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Thoughtstarter: Using Data to Optimise Student Experiences [Please Build on This]

Using student data to connect students to recent graduates and alumni with similar test scores and recommend resources for self-improvement

Photo of Kate Rushton

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Based on their test scores, a student could be linked to recent graduates and other alumni with similar scores with the option to find out about their post-graduation history like Whatchado

The students’ test scores could be used to offer advice to improve their learning or identify key strengths which they could enhance using booster classes.

There could be an option for students to receive bespoke recommendations MOOCs to take to boost their understanding of the subject material, courses from other institutions that may teach the same material in a different way or work experiences or internships that could be particularly beneficial. 

This could be used for higher education students and high school students (choosing University courses). 

Are there other uses for test scores and other student data?

What other student data could be used to enhance the student experience and better prepare them for the real world?

Who is your idea designed for and how does it reimagine higher education to support the needs of tomorrow?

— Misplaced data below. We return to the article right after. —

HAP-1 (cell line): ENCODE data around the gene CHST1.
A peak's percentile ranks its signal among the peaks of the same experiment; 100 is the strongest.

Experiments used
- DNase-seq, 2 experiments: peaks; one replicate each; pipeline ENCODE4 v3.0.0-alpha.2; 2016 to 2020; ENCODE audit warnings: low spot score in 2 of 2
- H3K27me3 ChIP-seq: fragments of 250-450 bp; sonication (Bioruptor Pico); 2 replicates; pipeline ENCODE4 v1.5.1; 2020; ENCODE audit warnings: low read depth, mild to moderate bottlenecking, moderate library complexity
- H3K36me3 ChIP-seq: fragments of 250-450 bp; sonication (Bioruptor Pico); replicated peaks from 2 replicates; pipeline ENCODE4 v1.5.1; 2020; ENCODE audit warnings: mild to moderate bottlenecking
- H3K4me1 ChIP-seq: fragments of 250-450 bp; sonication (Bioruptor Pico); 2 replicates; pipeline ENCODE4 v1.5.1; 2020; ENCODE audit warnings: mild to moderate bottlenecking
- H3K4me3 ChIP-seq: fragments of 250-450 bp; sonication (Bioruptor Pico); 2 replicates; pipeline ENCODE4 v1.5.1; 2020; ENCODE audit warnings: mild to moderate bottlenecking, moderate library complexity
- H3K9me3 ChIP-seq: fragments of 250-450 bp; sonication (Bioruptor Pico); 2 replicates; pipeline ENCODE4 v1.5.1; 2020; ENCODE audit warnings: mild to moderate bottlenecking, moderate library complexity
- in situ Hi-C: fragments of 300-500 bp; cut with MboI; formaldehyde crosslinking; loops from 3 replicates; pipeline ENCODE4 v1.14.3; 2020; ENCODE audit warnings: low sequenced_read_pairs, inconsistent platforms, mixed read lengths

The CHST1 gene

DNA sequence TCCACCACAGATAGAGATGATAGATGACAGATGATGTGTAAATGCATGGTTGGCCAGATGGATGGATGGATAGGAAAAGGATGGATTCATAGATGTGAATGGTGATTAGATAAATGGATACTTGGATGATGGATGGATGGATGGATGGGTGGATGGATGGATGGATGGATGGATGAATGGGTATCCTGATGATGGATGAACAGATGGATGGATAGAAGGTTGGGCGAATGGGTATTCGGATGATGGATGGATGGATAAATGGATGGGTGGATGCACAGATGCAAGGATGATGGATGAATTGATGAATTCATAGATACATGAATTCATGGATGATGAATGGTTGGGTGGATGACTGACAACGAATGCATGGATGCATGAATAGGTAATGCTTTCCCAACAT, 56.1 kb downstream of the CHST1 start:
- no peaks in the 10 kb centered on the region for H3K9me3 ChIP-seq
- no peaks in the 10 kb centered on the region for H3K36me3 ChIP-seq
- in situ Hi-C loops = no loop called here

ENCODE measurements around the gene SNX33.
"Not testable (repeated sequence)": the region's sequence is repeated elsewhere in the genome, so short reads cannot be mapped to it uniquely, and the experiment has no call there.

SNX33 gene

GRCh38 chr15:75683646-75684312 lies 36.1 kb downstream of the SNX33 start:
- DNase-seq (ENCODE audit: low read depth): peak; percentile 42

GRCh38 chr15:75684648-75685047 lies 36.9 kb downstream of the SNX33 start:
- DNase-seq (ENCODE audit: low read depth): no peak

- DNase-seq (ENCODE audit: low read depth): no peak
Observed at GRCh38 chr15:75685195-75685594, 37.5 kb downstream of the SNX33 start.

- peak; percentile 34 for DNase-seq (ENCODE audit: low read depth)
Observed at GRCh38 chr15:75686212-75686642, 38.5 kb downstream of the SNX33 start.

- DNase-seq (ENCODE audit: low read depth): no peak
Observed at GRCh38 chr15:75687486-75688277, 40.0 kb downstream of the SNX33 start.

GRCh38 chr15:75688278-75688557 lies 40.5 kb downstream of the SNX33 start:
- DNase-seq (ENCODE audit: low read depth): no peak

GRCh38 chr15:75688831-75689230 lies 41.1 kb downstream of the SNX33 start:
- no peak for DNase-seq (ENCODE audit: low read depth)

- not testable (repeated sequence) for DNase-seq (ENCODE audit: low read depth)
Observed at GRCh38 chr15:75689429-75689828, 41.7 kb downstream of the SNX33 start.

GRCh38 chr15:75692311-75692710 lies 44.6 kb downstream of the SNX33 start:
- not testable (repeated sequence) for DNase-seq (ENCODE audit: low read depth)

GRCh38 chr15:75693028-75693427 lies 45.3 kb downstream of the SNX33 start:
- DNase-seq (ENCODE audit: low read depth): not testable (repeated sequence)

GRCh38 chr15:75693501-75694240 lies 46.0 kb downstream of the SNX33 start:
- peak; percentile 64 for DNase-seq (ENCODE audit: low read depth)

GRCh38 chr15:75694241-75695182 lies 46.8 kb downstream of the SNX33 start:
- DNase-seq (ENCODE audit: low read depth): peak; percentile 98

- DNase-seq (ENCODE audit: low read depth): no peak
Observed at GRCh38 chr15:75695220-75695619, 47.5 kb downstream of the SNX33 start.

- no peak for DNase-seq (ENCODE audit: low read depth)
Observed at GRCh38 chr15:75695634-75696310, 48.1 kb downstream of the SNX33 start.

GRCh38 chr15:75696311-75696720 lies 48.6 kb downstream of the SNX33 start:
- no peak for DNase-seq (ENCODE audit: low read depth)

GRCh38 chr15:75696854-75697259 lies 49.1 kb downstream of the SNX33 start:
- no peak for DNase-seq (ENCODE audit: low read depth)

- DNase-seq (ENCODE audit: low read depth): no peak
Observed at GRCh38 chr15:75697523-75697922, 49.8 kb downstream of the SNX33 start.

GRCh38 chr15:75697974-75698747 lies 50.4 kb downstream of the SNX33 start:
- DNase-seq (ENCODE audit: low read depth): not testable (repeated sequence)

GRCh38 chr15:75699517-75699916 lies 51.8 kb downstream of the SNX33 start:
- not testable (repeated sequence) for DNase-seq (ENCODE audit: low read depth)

This idea is designed for current students and high school students choosing colleges. It helps students think more about their educational journey and the options available to them post-graduation based on alumni and any additional non-traditional learning courses, internships and work experience options they could take to plug learning gaps and enhance their knowledge.

This idea emerged from:

  • An individual

What skills, input or guidance from the OpenIDEO community would be most helpful in building out or refining your idea?

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What early, lightweight experiment might you try out in your own community to find out if the idea will meet your expectations?

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Tell us about your work experience:

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18 comments

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Photo of Bettina Fliegel
Team

Hi Kate. I like the idea of using data in some way to help students create improved learning experiences, or to identify career pathways. Something interesting to think about.
To clarify, what test scores are you referring to? Are you referring to individual course grades, or a score for their entire year, or entire university transcript - the average over time?

One thing that might be important overall is for students to examine their own scores with a broader perspective. Maybe using data to help in discovering one's passion might be useful? Maybe students can learn something about themselves they didn't see before? Sometimes course grades may reflect lack of effort, rather than lack of ability I think. Perhaps this is because one might be less engaged in the topic than one had hoped to be, and they might excel in another class due to an unrealized passion for the subject, one they might not have considered in anyway as something that might lead to work and career?